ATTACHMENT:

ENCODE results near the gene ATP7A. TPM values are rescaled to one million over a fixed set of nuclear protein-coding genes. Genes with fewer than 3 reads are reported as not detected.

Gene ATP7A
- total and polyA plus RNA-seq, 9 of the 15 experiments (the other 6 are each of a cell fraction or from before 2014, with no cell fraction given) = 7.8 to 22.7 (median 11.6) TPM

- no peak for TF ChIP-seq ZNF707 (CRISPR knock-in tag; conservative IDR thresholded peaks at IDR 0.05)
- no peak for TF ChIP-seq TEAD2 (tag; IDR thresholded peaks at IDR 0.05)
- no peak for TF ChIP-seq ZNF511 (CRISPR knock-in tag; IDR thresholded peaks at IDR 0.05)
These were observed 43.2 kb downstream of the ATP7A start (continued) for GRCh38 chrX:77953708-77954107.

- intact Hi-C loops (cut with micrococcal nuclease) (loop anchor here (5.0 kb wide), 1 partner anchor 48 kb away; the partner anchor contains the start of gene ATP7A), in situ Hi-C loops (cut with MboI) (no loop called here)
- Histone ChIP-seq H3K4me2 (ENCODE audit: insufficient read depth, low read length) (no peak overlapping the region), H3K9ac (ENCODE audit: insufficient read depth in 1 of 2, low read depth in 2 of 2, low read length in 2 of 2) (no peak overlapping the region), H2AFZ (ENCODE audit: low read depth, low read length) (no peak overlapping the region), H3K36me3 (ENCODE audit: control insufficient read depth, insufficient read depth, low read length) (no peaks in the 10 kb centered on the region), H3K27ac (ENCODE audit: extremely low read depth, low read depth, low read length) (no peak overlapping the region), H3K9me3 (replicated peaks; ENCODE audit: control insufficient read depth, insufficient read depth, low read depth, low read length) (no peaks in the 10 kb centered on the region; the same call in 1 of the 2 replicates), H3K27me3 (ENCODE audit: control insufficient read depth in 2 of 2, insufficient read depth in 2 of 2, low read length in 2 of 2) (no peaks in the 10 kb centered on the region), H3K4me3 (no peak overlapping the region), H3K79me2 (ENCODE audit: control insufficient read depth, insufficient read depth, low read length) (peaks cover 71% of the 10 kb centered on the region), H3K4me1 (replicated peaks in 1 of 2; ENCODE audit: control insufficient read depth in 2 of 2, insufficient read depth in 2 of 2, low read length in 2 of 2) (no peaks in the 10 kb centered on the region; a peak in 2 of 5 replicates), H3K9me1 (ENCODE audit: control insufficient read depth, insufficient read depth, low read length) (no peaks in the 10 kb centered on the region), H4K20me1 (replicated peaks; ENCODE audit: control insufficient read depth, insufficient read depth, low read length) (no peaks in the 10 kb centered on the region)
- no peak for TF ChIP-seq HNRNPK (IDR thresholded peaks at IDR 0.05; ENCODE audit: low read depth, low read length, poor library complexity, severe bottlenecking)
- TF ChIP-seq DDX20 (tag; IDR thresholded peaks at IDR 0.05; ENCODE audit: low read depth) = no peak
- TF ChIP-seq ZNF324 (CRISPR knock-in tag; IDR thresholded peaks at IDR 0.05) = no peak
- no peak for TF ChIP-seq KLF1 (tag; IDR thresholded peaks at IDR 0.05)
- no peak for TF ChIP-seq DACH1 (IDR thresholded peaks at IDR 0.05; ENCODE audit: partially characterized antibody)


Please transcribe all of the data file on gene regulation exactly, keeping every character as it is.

ENCODE results near the gene ATP7A. TPM values are rescaled to one million over a fixed set of nuclear protein-coding genes. Genes with fewer than 3 reads are reported as not detected.

Gene ATP7A
- total and polyA plus RNA-seq, 9 of the 15 experiments (the other 6 are each of a cell fraction or from before 2014, with no cell fraction given) = 7.8 to 22.7 (median 11.6) TPM

- no peak for TF ChIP-seq ZNF707 (CRISPR knock-in tag; conservative IDR thresholded peaks at IDR 0.05)
- no peak for TF ChIP-seq TEAD2 (tag; IDR thresholded peaks at IDR 0.05)
- no peak for TF ChIP-seq ZNF511 (CRISPR knock-in tag; IDR thresholded peaks at IDR 0.05)
These were observed 43.2 kb downstream of the ATP7A start (continued) for GRCh38 chrX:77953708-77954107.

- intact Hi-C loops (cut with micrococcal nuclease) (loop anchor here (5.0 kb wide), 1 partner anchor 48 kb away; the partner anchor contains the start of gene ATP7A), in situ Hi-C loops (cut with MboI) (no loop called here)
- Histone ChIP-seq H3K4me2 (ENCODE audit: insufficient read depth, low read length) (no peak overlapping the region), H3K9ac (ENCODE audit: insufficient read depth in 1 of 2, low read depth in 2 of 2, low read length in 2 of 2) (no peak overlapping the region), H2AFZ (ENCODE audit: low read depth, low read length) (no peak overlapping the region), H3K36me3 (ENCODE audit: control insufficient read depth, insufficient read depth, low read length) (no peaks in the 10 kb centered on the region), H3K27ac (ENCODE audit: extremely low read depth, low read depth, low read length) (no peak overlapping the region), H3K9me3 (replicated peaks; ENCODE audit: control insufficient read depth, insufficient read depth, low read depth, low read length) (no peaks in the 10 kb centered on the region; the same call in 1 of the 2 replicates), H3K27me3 (ENCODE audit: control insufficient read depth in 2 of 2, insufficient read depth in 2 of 2, low read length in 2 of 2) (no peaks in the 10 kb centered on the region), H3K4me3 (no peak overlapping the region), H3K79me2 (ENCODE audit: control insufficient read depth, insufficient read depth, low read length) (peaks cover 71% of the 10 kb centered on the region), H3K4me1 (replicated peaks in 1 of 2; ENCODE audit: control insufficient read depth in 2 of 2, insufficient read depth in 2 of 2, low read length in 2 of 2) (no peaks in the 10 kb centered on the region; a peak in 2 of 5 replicates), H3K9me1 (ENCODE audit: control insufficient read depth, insufficient read depth, low read length) (no peaks in the 10 kb centered on the region), H4K20me1 (replicated peaks; ENCODE audit: control insufficient read depth, insufficient read depth, low read length) (no peaks in the 10 kb centered on the region)
- no peak for TF ChIP-seq HNRNPK (IDR thresholded peaks at IDR 0.05; ENCODE audit: low read depth, low read length, poor library complexity, severe bottlenecking)
- TF ChIP-seq DDX20 (tag; IDR thresholded peaks at IDR 0.05; ENCODE audit: low read depth) = no peak
- TF ChIP-seq ZNF324 (CRISPR knock-in tag; IDR thresholded peaks at IDR 0.05) = no peak
- no peak for TF ChIP-seq KLF1 (tag; IDR thresholded peaks at IDR 0.05)
- no peak for TF ChIP-seq DACH1 (IDR thresholded peaks at IDR 0.05; ENCODE audit: partially characterized antibody)